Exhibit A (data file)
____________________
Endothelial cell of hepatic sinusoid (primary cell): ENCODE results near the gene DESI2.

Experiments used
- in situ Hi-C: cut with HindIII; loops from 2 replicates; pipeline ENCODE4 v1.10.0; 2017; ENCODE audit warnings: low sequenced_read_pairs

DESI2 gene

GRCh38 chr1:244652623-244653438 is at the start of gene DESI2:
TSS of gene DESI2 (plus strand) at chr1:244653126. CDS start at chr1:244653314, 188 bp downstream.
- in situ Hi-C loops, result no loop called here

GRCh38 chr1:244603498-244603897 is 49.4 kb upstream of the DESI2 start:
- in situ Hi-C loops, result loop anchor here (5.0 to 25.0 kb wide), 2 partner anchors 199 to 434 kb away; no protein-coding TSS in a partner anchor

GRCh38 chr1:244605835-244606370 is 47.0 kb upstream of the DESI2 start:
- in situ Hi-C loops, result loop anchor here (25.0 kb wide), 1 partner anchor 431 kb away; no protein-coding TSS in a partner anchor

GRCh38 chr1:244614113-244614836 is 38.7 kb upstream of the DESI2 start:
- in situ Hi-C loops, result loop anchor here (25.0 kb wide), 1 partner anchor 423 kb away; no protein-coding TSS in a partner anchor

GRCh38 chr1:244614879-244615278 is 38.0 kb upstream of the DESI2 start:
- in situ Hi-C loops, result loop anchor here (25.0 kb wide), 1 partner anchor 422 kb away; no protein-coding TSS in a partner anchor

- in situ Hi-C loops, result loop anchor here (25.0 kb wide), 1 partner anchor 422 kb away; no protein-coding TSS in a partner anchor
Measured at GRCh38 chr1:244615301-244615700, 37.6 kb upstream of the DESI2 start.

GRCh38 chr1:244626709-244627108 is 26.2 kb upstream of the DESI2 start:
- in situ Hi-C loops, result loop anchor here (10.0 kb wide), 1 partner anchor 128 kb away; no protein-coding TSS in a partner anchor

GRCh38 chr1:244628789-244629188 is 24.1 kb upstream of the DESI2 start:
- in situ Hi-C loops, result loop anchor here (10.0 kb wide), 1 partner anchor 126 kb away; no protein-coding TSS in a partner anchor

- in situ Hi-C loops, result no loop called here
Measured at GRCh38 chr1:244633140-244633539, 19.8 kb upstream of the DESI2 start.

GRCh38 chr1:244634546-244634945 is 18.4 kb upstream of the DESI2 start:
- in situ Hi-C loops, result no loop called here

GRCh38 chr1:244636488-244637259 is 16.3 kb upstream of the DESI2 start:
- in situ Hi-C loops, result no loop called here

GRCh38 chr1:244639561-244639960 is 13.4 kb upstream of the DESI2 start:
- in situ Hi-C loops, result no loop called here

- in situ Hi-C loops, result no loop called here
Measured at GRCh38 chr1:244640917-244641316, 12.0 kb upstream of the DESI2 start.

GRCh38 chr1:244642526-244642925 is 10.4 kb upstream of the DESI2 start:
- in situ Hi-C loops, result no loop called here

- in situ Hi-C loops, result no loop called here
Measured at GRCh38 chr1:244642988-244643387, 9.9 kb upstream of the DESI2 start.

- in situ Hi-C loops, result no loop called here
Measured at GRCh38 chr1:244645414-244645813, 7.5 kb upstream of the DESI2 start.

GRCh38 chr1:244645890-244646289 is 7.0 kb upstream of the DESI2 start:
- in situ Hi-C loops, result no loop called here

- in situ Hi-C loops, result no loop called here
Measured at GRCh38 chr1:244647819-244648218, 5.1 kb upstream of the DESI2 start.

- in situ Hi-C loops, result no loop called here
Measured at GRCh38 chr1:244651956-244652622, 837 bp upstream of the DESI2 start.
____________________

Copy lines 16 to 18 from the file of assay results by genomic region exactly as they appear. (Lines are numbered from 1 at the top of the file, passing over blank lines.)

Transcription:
- in situ Hi-C loops, result loop anchor here (25.0 kb wide), 1 partner anchor 422 kb away; no protein-coding TSS in a partner anchor
Measured at GRCh38 chr1:244615301-244615700, 37.6 kb upstream of the DESI2 start.

GRCh38 chr1:244626709-244627108 is 26.2 kb upstream of the DESI2 start: